What a Rapid-Fire VIX Double Means for Stocks

The VIX more than doubled in just eight sessions

by Andrea Kramer

Published on Aug 7, 2019 at 1:44 PM

After falling every single day last week, stocks on Monday suffered their worst one-day sell-off of 2019, as the U.S.-China trade war came to a boil. As a result, the Cboe Volatility Index (VIX) -- also known as Wall Street's "fear gauge" -- skyrocketed into territory not charted since early January. In fact, the VIX's surge was so dramatic it set off a signal seen only four other times in the index's history. Below, we take a look at what that could mean for stocks over the next year.

The VIX settled at 12.07 on Wednesday, July 24; by Monday, Aug. 5, it had more than doubled to land at 24.59. Per Schaeffer's Quantitative Analyst Chris Prybal, there have been just five times ever when the VIX skyrocketed 100% or more in a matter of just eight sessions (not considering redundant signals).

The last time it happened was in mid-October 2018, at the start of the fourth-quarter sell-off. The VIX actually tripled in short order back in early February 2018, which marked the first signal since the August 2015 doldrums. In fact, it's interesting that three of the five signals happened in the month of August, with the first occurring in 2011.

VIX chart aug 7

A week after previous signals, the S&P 500 Index (SPX) was higher 100% of the time, averaging a gain of 2.6%. Though it's obviously a small sample size, that's far better than the index's average anytime one-week return of 0.2%, with 60% positive, looking at data since 2011. The S&P also racked up stronger-than-usual returns at the one-, three-, six-, and 12-month markers.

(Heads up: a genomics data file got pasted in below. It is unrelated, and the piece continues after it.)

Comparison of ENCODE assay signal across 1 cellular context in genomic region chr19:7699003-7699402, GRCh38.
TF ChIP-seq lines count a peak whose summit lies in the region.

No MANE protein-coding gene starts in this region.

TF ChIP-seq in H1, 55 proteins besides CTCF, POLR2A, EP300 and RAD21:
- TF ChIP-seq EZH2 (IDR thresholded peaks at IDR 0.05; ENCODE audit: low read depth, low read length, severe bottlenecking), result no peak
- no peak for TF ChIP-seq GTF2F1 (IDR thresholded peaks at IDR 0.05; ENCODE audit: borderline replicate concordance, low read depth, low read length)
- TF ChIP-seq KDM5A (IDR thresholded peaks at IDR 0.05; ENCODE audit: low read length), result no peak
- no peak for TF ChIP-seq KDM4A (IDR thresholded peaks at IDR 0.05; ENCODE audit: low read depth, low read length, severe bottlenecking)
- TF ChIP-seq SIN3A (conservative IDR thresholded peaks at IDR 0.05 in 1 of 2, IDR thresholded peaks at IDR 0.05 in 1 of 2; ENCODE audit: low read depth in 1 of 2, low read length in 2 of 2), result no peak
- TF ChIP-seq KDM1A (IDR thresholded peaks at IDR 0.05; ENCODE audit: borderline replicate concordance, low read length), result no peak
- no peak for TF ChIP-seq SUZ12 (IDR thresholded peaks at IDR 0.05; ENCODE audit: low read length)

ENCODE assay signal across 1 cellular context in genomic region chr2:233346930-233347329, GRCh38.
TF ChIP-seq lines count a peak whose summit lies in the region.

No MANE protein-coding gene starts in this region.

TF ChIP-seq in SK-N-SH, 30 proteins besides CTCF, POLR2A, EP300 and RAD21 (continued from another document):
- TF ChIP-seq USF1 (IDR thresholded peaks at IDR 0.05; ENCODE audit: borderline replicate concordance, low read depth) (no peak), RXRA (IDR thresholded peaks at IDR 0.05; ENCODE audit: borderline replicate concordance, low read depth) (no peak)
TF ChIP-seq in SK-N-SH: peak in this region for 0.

SPX after VIX doubles

And, as you might've guessed from the encouraging SPX stats above, the famously mean-reverting VIX tends to cool off significantly after quick-and-dirty pops. In fact, the "fear index" averages a negative return at every single checkpoint, giving up an average of 22.9% one week later. That's compared to an average anytime one-week gain of 1.3% since 2011. By one year out, the VIX was down more than 60%, on average, compared to an average anytime annual return of 2.1%.

VIX after VIX doubles 2

In conclusion, while stocks are significantly lower again today, history favors the bulls over the long haul after one of these signals. However, the market's near-term trajectory could depend on macro events, including U.S.-China trade negotiations -- expected to resume in September -- and Fed policy. In addition, volatility could remain a factor for a while; note that the standard deviation of S&P 500 returns after these VIX signals is higher than usual at nearly every checkpoint.


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